No. 768 - South Arm - St Barnabas' Anglican Church

South Arm is a small town located on an irregularly shaped peninsula from which the settlement takes its name. The Derwent River forms the western boundary, and Storm Bay the southern. Ralphs Bay forms most of the northern boundary. St Barnabas’ is the only church built at South Arm and it is currently in the process of being sold by the Anglican church.

In February 1892 a building committee was formed to establish a church at South Arm. The church was completed and dedicated in July of the same year. On Saturday 8 April in the following year St Barnabas was consecrated. St Barnabas is built on the site of a pre-existing cemetery. Prior to the church being built, Anglican services were held in a local schoolroom.

The consecration of St Barnabas is recorded in a delightful and detailed article published in the Tasmanian News. Most of the article is reproduced here as it is a rich source of information of the church’s establishment.

“An interesting and pleasing ceremony took place at South Arm on Saturday afternoon in the consecration of the recently erected Anglican Church there. The building is prettily situated on a plot of ground a short distance from the shore in a direct line, but upwards of a mile from the jetty. This plot of land has been in use as a burial ground for some years, and has awaited the erection of a suitable edifice in which the proper worship of God might be held. Hitherto services have been conducted in the State Schoolroom, but the new structure will be in every way more suitable, and is commodious enough to accommodate all the residents likely to be on the Arm for some years to come.

It is built of timber lined with tongue and grooved pine nicely varnished. It consists of nave, chancel, vestry, and porch. The nave is 30ft x 21ft, and the chancel 16ft x 9ft. It is well lighted and ventilated, and the seating accommodation is very good. The tasteful vestings for the altar, antependium for reading desk, lectern, etc., were made and beautifully embroidered by the Hobart Gentlewomen’s Needlework Guild, of which Miss Mault is Bon. Secretary.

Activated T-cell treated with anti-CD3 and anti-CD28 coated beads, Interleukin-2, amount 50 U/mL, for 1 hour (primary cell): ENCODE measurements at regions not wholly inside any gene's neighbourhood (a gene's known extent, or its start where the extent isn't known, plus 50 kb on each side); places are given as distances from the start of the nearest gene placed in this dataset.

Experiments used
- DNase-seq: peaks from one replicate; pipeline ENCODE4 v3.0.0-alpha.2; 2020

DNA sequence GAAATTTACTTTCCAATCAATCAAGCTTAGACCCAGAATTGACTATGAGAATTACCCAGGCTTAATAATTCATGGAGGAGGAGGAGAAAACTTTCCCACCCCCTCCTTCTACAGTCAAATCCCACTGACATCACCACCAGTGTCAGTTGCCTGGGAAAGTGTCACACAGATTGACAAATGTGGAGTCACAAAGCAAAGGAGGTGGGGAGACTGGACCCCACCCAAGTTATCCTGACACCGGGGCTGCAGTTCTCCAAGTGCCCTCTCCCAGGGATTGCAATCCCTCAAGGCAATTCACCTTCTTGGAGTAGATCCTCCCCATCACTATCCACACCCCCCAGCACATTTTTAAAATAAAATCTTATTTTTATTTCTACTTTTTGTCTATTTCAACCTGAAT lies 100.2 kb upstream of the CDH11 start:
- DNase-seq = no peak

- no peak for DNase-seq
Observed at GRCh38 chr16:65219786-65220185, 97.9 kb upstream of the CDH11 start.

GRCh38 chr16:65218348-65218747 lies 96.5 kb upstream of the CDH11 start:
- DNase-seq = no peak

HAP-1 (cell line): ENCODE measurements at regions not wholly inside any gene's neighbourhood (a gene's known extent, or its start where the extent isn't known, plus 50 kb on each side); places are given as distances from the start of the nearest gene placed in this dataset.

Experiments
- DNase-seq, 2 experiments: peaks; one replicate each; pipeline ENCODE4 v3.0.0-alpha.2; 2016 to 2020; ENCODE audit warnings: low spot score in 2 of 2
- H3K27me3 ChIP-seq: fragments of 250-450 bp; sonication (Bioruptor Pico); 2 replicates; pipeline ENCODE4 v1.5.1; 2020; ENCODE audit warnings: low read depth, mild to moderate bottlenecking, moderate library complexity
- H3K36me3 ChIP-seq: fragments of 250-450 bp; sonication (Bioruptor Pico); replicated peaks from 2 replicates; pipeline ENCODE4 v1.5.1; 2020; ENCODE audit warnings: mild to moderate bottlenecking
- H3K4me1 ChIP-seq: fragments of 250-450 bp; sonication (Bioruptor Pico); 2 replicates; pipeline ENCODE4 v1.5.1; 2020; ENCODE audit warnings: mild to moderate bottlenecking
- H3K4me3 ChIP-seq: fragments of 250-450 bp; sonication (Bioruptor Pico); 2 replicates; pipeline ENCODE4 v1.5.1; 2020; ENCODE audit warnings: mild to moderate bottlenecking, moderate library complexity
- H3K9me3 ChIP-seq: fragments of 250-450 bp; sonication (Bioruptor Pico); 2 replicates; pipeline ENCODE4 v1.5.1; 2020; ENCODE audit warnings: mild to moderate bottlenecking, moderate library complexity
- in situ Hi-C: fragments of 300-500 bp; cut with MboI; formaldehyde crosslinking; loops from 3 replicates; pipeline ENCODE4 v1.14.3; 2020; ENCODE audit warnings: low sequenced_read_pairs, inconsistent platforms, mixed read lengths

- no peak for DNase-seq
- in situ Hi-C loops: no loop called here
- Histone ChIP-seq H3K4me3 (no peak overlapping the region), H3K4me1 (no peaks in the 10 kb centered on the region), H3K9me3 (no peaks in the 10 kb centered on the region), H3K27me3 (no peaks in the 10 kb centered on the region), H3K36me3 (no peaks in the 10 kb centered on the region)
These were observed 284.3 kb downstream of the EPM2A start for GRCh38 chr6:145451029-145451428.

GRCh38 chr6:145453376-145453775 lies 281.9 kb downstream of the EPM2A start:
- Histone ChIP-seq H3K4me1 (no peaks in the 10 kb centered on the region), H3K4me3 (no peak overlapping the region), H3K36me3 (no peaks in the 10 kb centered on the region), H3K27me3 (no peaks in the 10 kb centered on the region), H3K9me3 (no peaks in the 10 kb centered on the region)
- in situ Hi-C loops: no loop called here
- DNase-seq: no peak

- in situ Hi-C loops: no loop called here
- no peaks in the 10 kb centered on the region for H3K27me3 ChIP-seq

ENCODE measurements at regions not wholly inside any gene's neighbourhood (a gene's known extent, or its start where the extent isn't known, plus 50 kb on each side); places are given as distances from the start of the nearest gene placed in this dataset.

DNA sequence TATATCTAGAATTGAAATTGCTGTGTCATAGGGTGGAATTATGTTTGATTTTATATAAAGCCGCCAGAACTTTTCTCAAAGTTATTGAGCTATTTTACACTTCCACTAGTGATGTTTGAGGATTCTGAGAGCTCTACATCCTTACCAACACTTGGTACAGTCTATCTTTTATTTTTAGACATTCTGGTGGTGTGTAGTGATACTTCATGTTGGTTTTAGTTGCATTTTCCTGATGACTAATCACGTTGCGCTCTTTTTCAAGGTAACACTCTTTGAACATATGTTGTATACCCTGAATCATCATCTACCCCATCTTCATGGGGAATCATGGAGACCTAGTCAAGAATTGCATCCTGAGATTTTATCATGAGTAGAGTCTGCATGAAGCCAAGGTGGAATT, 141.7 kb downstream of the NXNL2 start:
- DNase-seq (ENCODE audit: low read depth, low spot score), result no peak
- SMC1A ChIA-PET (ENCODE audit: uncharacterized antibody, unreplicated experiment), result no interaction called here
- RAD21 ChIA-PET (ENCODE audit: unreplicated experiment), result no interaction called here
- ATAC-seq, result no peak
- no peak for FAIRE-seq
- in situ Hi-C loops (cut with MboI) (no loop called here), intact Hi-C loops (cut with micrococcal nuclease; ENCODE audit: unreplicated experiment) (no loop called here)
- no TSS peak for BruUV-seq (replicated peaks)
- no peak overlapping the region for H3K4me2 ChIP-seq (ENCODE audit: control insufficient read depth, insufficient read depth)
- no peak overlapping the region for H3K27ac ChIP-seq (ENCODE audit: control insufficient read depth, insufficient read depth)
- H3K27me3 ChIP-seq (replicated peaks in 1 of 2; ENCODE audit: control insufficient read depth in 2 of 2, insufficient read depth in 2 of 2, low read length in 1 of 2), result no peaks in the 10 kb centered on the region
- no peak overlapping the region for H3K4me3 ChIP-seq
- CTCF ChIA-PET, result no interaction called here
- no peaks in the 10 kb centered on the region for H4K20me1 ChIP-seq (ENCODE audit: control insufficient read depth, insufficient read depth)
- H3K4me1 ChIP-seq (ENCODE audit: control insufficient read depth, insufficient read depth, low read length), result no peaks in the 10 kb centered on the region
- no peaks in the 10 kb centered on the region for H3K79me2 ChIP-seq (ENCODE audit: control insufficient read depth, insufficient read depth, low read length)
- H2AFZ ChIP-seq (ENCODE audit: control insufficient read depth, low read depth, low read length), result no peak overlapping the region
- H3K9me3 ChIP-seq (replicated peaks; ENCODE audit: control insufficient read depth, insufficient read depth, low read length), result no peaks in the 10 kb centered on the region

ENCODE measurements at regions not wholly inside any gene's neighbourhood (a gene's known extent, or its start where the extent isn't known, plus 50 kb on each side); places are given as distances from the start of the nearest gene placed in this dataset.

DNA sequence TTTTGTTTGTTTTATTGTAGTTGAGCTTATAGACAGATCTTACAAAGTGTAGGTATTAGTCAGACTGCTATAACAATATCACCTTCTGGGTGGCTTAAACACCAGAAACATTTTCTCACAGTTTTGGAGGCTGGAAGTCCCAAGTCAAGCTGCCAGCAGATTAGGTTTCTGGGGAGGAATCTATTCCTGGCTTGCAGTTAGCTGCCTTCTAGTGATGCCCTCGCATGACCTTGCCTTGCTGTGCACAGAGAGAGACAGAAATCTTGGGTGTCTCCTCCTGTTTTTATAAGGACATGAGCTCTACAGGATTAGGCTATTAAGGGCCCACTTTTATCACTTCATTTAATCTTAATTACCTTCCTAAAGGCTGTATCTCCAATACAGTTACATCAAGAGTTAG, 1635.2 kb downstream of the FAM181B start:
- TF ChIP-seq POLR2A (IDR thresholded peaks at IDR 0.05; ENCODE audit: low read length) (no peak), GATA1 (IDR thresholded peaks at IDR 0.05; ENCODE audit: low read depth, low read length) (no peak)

The project of the erection was begun and successfully completed by an energetic committee of ladies and gentlemen, Miss Lily Calvert and M r H. R. Alomes acting as joint secretaries. The whole of the residents generously helped, especially Messrs W. and E. Calvert, who lent £50 free of interest to pay off the sum which was owing at the time of completion. This has since been nearly all repaid, and yesterday the church was practically out of debt. The building of the church was entrusted to Messrs W. Tibbs and Innes, who worked to plans gratuitously supplied by Mr B. Huckson. The pretty little stone font was supplied by Mr Watson, of Hobart. Over the chancel arch is the text "Worship the Lord in the beauty of Holiness,” and over the three lights of the chancel window the words “Holy, Holy, Holy.”

The s.s Taranna had been chartered to convey Bishop Montgomery and others from town, and about 120 availed themselves of the opportunity of taking part in the ceremony. Besides the Bishop, the incumbent (Rev. Charles Rhodes Hall) was the only clergyman present. The congregation, however, was large, and filled the building. The beautiful Anglican “Order for the Consecration of a Church” was gone through with impressive heartiness. Mr A. McIntyre, organist, of St. Mary's, Bellerive, presided at the American organ with which the church is furnished, and the singing was lead by the choir of the Bellerive church.

Bishop Montgomery at the conclusion of the ceremony gave a short address in which he congratulated the residents of the district on the possession of such a place of worship, and its practical freedom from debt….After leaving the church, the congregation repaired to the newly-erected cricket pavilion, which is a really handsome building, and there partook of tea. Shortly after 6 pm. a start was made for town, which was reached about 8 p.m.

Under present arrangements only about 16 services can be held in the new church in the course of a year, as Mr Hall’s labours extend over such a large district”.

In 2018 St Barnabas was listed for sale but the future of the church seems to be secure as the Anglican Diocese has agreed, in principle, to sell the church, cemetery and the Gellibrand Hall to the South Arm Community and the buildings will be retained as a community church. A management committee has been formed to facilitate the purchase and handover of the church to the community by the end of 2020. A link to a website of the Save St Barnabas Working Group can be found below. Donations to save the church can be made through this page:

A full list of the original donors who contributed to the building of the church can be found here: 

* Unless indicated, all photographs used in this article are my own.

                St Barnabas in 1913 - Source: The Weekly Courier - Libraries Tasmania

                                                      Notice in the Mercury - 19 July 1892

A few of the older headstones in the church cemetery:


Mercury, Friday 4 March 1892, page 2
Mercury, Tuesday 19 July 1892, page 3
Mercury, Thursday 28 July 1892, page 2
Tasmanian News, Monday 10 April 1893, page 2
The Mercury, Tuesday 11 April 1893, page 2


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